19,000 pounds of trash and materials have been removed in July 

PASO ROBLES — On May 24, notice was provided in the Salinas Riverbed, from Niblick Bridge to the city limits north of the Wastewater Treatment Plant, that the Fire Chief had designated the area as high fire risk. 

This included instructions that all persons must vacate, and all property had to be removed by May 25. Additional notifications have been provided on a continuous basis, and cleanup has been conducted. 

The Community Action Team (CAT), in conjunction with the Paso Robles Fire Department and the Community Services Department, have all worked towards obtaining compliance by identifying and monitoring fire sources, removing trash and discarded materials, and cleaning up unsanitary sites. Once cleaned, the sites were found reestablished, including having open fire pits, propane tanks, gas-powered generators, large car/RV batteries, discarded drug paraphernalia, trash, and unsanitary conditions. 

Getting through this together, Atascadero

From Jul. 13 through Jul. 22, approximately 19,000 pounds of trash and discarded materials were removed at the cost of $9,130.00. 

Six arrests were made for charges including having an illegal fire, drug/paraphernalia possession and refusing to vacate and remove property within the designated high fire risk area. 

On Jul. 16, the Paso Robles Fire and Emergency Services were dispatched to a vegetation fire south of the Niblick Bridge within the Salinas River. 

Fire engines arrived at the scene within approximately five minutes and discovered a 50 by 50 fire burning near Kohls in the riverbed. The fire was burning in heavy vegetation between the main river channel and a recently grazed firebreak. Firefighters accessed the fire through the managed firebreak and quickly stopped the fire’s forward spread at one-fourth acre. 

Investigators determined the fire to be human-caused. 

On Jul. 20, the Paso Robles Police Department released a statement saying, “We understand the community’s concern for a clean downtown. The Community Action Team, in conjunction with the Community Services Department, has made a concerted effort to patrol the downtown and remove shopping carts, trash, and discarded items. Several trailer loads and truckloads and approximately 15 carts have been removed over the last three weeks.”

Then on Wednesday, Jul. 28, at approximately 11:27 a.m. Paso Robles Fire and Emergency Services responded to a report of a vegetation fire in the riverbed, south of the Niblick Bridge.

First arriving, firefighters found a quarter acre of grass and brush actively burning in the riverbed. Firefighters were able to contain the fire within 30 minutes to one acre and worked to fully extinguish the fire over the next five hours.

The cause of these fires were also found to be human in nature, at the site of a homeless encampment.

The fire was contained on two sides by previously grazed areas and manmade fire breaks.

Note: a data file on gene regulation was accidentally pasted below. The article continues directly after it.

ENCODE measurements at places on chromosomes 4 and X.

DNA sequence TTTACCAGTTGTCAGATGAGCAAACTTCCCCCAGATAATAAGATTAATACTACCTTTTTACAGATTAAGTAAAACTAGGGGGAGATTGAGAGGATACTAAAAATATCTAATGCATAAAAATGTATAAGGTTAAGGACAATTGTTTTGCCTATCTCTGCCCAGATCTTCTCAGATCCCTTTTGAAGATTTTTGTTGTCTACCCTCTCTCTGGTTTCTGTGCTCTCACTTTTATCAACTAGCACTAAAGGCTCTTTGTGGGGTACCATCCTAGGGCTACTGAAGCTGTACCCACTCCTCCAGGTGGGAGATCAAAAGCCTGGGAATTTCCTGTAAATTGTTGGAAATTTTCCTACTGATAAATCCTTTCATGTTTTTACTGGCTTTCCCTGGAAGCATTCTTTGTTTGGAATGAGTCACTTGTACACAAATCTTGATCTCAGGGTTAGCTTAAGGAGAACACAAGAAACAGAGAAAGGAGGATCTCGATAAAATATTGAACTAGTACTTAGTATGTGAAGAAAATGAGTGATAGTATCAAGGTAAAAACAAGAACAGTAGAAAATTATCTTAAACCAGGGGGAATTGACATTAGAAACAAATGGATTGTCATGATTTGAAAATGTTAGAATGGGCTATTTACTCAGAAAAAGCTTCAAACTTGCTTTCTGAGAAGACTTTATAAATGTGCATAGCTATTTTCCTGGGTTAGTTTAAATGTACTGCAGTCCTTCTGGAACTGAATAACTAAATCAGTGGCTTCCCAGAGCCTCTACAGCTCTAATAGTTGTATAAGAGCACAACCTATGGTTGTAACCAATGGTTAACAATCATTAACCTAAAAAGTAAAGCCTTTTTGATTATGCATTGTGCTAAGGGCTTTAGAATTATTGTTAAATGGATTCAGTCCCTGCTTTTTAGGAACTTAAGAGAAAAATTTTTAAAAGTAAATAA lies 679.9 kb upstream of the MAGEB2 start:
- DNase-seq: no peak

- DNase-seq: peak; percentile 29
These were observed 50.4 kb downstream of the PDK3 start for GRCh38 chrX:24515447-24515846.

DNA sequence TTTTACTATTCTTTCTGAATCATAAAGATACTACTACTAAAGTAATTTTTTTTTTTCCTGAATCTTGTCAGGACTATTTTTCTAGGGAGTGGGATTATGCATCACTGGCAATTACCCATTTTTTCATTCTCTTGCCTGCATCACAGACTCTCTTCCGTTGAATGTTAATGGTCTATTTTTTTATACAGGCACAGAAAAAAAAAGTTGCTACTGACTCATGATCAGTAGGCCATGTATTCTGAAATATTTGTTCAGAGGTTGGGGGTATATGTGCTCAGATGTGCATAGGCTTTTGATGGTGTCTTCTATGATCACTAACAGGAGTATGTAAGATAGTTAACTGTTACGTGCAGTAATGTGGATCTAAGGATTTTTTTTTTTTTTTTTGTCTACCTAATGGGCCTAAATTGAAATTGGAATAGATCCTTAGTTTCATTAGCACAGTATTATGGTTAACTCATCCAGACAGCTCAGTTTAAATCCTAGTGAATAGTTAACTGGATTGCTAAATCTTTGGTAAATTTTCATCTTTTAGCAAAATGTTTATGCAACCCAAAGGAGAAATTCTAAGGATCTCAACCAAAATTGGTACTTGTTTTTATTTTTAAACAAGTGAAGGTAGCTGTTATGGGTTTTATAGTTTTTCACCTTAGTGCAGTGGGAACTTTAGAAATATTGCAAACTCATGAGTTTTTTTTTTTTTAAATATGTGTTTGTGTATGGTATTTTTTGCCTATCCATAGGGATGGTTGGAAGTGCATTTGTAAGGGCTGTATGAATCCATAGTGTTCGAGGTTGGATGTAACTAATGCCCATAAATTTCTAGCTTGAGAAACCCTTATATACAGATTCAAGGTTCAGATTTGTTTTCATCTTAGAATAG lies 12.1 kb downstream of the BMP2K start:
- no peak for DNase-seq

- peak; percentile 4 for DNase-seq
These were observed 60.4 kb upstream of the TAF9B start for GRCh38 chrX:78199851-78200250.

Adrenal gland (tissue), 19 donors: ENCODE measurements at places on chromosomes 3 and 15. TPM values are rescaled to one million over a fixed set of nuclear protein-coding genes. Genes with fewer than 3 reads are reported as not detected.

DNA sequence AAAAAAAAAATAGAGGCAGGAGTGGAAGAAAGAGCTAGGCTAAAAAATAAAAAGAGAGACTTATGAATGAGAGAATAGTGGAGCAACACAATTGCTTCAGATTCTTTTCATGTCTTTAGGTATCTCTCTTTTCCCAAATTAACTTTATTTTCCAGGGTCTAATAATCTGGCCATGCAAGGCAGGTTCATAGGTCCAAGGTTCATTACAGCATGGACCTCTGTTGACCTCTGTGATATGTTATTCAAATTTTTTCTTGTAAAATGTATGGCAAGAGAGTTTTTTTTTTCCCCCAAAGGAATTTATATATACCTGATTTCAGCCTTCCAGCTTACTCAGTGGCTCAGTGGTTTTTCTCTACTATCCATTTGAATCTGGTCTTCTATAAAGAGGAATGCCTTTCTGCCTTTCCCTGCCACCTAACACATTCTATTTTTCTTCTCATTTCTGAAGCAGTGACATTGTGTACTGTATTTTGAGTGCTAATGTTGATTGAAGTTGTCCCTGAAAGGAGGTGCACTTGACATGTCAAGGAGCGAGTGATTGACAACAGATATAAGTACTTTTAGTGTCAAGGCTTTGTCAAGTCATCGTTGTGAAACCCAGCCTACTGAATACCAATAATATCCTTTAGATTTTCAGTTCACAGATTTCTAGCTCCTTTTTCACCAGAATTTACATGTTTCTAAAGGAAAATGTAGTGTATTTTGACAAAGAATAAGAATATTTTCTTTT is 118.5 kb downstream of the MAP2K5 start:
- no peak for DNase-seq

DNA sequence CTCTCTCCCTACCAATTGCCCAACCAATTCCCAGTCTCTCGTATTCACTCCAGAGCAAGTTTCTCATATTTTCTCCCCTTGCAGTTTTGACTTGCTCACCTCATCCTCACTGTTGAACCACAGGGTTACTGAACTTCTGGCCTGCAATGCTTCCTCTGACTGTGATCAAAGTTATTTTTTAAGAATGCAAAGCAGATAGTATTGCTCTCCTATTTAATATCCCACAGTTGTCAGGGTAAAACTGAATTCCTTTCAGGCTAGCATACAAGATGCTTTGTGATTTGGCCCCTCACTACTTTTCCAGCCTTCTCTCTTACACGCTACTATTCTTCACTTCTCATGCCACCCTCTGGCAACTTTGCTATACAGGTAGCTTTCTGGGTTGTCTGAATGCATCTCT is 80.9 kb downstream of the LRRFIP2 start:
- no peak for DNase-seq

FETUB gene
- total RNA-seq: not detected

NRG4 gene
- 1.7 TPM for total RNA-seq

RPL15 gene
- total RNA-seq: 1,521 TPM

Then on Wednesday, Aug. 4, at approximately 4:47 a.m. Paso Robles Fire and Emergency Services reported a fire in the Salinas riverbed south of Niblick Road. 

There is no further information is available at this time.

Prior to starting the Salinas Riverbed Project, Interim City Manager Greg Carpenter addressed the residents’ concern for the homeless population and the safety of the community during the dry fire season.  

“Like many cities in California, and around the country and world for that matter, Paso Robles has seen an increase in the number of unhoused local residents, which increased during the Great Recession and again during the pandemic,” Greg Carpenter said. “The issue is a complex one and one that is being wrestled with at the highest levels of government and in courts across the US. What is unique about Paso Robles is that a river runs through the middle of our City, providing relative shelter for unhoused individuals and an increased risk of fires. We have created a FAQ document to help provide context, explain the City’s legal considerations surrounding homelessness and hazardous fuel mitigation in the riverbed, and to provide information on what the City is doing to help address some of the local challenges that have increased homelessness in the area and how interested residents can help.”

The City has addressed a wide-range list of considerations surrounding the issue and impacts of homelessness and how the City needs to clear the Salinas Riverbed of hazardous fuels. 

The impact to the community is currently being discussed at the Paso Robles City Council meetings and at the City level. 

During the Aug. 3 City Council meeting, Mayor Martin said the Paso Robles Chamber of Commerce requested to discuss homelessness, its impact on the community, and its frustration with the problem. 

As a result, the Chamber is putting together a plan to issue a solution to homelessness in the area. According to the Mayor, more information on this plan will come, but he did not say when.

The Paso Robles Press has reached out to both the Paso Robles Police Department and the City to follow up on inquires made by local residents about the fire concerns, the growing homeless population, and the safety of the downtown visitors and businesses. We will update this story as soon as we have more information.